Down the rabbit-hole: Martin Wesley-Smith, David Del Tredici and the influence of Lewis Carroll

A Tenniel illustration from Alice in Wonderlandpublished in 2MBS-FM: Stereo FM Radio 102.5 in October 2002.

It has been over one hundred years since the Rev. Charles Lutwidge Dodgson died, but the stories and poems he wrote as Lewis Carroll maintain a much-to-be-envied place in hearts and bookshelves the world over. There must be few in the Western world who have not encountered Alice in Wonderland – and for a number of contemporary composers, the Carroll effect has been hard to shake off.

Lewis Carroll’s masterly nonsense has exerted a pull on the minds of composers since its publication in 1865 (early fans included Debussy and Erik Satie). Today, two composers in particular – one Australian, one American – have devoted significant amounts of compositional energy to music based on Alice, The Hunting of the Snark and other works – and on their author’s life.

Sydney composer Martin Wesley-Smith was brought up on Alice, but only became captivated by the fertile ground of Carroll’s mind when his twin brother Peter (librettist for many of Martin’s works) introduced him to Martin Gardner’s The Annotated Alice. Wesley-Smith was fascinated by the hidden world of logical puzzles to be found in the book, and by Carroll himself – and has since composed over ten works based on Dodgson and his writings.

Perhaps the most ambitious of these is the musical Boojum! Loosely based on The Hunting of the Snark, Peter Wesley-Smith’s libretto for Boojum! is much more than a mere libretticisation of the original poem – it also intersperses glimpses of Dodgson’s life, including his friendship with the ‘real Alice’, Alice Pleasance Liddell, and fragments of other Carollian writings, including Alice in Wonderland and Alice’s Adventures Through the Looking Glass. The text also plays with Carroll’s words – in a manner of which he surely would have approved – to produce such wonderful lines as ‘I’m a Cheshire Cat-erpillar of society / Not a social butterfly’. The Wesley-Smith fascination with Lewis Carroll doesn’t stop with subject-matter and lyrics, however – much of the music of the two-hour Boojum! consists of references and musical games reminiscent of Dodgson’s fondness for puzzles. Wesley-Smith twists his melodies (often nursery rhyme tunes) around and plays them forwards, backwards , upside-down – reflecting Dodgson’s music box games with the young Alice Liddell: ‘He would put the cylinders in upside-down and backwards and the tunes they played were upside-down and backwards too!’

American David Del Tredici’s works may be seldom performed here, but he enjoys a substantial reputation in the States – largely built upon his early Alice works.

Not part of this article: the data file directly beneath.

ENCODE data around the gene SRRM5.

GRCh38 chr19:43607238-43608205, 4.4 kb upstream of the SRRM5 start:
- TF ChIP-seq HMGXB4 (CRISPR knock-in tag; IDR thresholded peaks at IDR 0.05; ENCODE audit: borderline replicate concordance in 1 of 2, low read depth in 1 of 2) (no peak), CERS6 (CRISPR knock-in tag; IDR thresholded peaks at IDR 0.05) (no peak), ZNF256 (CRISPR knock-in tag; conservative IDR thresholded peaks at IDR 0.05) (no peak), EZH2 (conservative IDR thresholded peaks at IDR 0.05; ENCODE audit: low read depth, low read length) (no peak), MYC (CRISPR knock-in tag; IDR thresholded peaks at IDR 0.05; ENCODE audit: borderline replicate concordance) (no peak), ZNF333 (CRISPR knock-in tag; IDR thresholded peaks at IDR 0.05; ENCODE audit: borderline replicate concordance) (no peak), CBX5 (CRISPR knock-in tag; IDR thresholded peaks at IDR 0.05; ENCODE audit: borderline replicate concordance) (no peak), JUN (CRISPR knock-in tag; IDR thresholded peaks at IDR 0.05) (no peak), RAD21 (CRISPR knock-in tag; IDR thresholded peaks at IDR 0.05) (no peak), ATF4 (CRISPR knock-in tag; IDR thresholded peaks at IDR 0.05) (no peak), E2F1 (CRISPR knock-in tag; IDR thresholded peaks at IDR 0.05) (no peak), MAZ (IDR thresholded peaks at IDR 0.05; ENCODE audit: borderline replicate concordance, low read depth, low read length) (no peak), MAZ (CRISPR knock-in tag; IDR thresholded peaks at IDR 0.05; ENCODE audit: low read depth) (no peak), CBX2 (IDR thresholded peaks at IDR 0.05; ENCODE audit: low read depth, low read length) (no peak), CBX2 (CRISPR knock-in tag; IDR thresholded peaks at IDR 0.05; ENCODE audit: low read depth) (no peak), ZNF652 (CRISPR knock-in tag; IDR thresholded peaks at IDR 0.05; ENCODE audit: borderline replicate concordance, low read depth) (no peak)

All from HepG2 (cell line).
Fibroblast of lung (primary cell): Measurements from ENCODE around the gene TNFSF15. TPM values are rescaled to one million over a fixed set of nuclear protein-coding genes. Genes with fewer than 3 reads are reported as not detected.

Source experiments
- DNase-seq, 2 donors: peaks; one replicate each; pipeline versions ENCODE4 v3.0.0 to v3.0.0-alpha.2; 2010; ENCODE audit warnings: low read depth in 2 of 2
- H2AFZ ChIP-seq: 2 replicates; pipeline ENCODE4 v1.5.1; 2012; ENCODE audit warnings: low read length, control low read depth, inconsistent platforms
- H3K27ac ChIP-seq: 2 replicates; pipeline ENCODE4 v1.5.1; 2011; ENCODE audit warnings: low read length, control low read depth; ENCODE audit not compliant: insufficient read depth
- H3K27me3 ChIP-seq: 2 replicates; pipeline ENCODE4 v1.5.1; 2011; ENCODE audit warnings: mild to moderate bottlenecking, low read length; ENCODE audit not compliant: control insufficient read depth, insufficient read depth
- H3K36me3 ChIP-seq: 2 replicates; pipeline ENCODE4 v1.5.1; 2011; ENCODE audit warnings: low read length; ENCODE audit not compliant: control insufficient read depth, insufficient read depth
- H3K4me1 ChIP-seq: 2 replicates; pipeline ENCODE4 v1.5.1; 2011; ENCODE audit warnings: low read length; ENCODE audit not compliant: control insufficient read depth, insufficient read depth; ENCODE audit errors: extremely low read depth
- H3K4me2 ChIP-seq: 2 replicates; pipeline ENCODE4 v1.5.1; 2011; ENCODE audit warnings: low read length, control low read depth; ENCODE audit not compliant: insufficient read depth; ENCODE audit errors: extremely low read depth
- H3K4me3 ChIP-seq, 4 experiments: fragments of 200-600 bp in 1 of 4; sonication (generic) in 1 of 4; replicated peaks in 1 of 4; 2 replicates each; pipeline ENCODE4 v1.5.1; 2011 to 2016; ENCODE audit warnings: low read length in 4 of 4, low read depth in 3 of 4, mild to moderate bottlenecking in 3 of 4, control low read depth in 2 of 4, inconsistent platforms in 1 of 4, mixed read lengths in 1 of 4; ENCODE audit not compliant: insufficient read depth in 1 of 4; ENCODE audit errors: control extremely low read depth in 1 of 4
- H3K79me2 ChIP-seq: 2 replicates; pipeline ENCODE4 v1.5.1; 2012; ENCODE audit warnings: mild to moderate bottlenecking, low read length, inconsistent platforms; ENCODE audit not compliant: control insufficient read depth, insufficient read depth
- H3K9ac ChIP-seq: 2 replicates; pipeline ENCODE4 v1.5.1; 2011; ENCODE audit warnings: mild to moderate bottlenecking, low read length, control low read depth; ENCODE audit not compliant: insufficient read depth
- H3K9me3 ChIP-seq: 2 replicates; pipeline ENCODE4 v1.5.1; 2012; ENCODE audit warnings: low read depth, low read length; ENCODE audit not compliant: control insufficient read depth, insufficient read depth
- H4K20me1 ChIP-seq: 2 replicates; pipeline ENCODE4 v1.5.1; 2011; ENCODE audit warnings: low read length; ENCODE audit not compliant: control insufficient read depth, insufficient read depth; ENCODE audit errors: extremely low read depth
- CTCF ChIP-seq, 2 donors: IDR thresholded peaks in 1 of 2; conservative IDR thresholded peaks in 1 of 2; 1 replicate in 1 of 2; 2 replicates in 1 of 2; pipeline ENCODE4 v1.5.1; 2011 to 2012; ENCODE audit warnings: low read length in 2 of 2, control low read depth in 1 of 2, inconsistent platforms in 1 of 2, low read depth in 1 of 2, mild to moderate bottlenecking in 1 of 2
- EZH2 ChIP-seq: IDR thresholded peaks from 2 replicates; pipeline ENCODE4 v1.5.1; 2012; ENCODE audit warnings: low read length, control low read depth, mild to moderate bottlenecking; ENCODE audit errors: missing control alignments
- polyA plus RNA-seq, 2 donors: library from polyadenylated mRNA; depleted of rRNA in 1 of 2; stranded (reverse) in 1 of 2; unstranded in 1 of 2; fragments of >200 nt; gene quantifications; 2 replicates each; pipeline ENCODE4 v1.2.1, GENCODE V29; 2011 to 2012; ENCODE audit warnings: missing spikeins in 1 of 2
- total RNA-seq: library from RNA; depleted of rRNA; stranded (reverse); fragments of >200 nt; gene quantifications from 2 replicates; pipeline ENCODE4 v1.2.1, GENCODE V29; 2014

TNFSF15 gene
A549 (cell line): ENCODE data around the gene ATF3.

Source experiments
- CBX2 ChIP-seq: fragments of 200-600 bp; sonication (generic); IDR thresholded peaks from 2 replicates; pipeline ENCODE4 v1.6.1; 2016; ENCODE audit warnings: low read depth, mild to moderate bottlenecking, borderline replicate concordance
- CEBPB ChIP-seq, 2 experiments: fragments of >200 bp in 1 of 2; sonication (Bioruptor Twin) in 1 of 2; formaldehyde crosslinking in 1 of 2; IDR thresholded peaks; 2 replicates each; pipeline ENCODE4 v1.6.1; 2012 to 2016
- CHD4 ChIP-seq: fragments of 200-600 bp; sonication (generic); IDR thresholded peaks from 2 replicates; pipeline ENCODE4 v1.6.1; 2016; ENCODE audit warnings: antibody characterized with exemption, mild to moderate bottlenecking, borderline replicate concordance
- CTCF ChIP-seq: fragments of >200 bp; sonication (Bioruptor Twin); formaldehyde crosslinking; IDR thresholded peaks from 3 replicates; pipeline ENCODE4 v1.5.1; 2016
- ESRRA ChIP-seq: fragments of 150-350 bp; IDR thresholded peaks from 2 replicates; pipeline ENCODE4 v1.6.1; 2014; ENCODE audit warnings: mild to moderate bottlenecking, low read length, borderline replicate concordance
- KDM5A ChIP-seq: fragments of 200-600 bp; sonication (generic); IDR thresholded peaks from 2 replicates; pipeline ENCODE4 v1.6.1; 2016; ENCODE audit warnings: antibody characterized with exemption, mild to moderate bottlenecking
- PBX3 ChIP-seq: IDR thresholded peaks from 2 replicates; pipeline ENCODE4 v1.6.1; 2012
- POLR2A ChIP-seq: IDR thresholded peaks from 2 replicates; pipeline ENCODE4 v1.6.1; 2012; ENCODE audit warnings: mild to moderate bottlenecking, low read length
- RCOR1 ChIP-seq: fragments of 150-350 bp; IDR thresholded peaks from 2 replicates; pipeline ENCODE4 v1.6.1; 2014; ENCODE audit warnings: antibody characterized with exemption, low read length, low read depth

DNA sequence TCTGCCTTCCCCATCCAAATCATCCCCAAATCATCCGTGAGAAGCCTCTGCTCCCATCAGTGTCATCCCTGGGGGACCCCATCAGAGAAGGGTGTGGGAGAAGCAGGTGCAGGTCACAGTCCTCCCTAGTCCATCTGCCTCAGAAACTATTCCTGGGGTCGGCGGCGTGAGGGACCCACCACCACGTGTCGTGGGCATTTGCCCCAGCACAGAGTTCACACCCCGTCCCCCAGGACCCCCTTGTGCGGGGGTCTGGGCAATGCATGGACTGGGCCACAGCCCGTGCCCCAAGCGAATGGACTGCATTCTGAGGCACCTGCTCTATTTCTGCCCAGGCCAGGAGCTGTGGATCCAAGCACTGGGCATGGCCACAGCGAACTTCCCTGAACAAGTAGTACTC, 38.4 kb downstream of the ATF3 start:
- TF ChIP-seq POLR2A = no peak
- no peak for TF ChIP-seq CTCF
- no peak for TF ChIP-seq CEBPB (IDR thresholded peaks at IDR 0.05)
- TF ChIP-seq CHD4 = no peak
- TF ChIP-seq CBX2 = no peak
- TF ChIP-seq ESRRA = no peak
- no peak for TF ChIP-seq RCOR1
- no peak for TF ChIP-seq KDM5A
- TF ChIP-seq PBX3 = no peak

One of his earliest piano works – Syzygy – refers to one of Dodgson’s logical games, but after this work his focus turned to the two Alice books, resulting in the mostly modernist An Alice Symphony (1969, rev. 1976), Final Alice – a monodrama, which brought him to the attention of the musical world in 1976 – and later Haddocks’ Eyes (1986) and Child Alice (1977-81) which are more representative of his established neo-Romantic compositional style.

Del Tredici usually chooses to set poems by Carroll embedded in the main text of the Alice books, or poems referred to or parodied in the text. Haddocks’ Eyes, for example, is a setting of the White Knight’s song ‘A-sitting on a gate’ from Alice’s Adventures Through the Looking Glass, but the centrepiece of the work is an ‘aria’, the text of which is a poem by one of Carroll’s contemporaries. ‘I give thee all, I can no more’ is the opening line of My Heart and Lute, a poem by Thomas Moore, the reference to which (Alice’s words are ‘But the tune isn’t his own invention, it’s “I give thee all, I can no more”‘) has been interpreted as indicative of Caroll’s infatuation with Alice Liddell.

Del Tredici also acknowledges a debt to Martin Garner’s Annotated Alice and quotes from this book regularly in his notes accompanying the Alice work recordings. In his later Alice works, however, he turns more to programmes which have their basis in Dodgson’s life, while also including texts taken from the books. Child Alice – an evening-long work made up of four sections: In Memory of a Summer Day (which won the 1980 Pulitzer Prize), Quaint Events, Happy Voices and All in a Golden Afternoon – follows a typical day which Dodgson may have spent with Alice and her sisters, rowing on the Thames and inventing stories.

Music composed under a literary influence does not always convey the true spirit of the source. In the Carroll-influenced music of Martin Wesley-Smith and David Del Tredici, however, we find – as Del Tredici puts it in his notes on Child Alice – that they have supplied in music those of Caroll’s stories ‘that did not get written down’.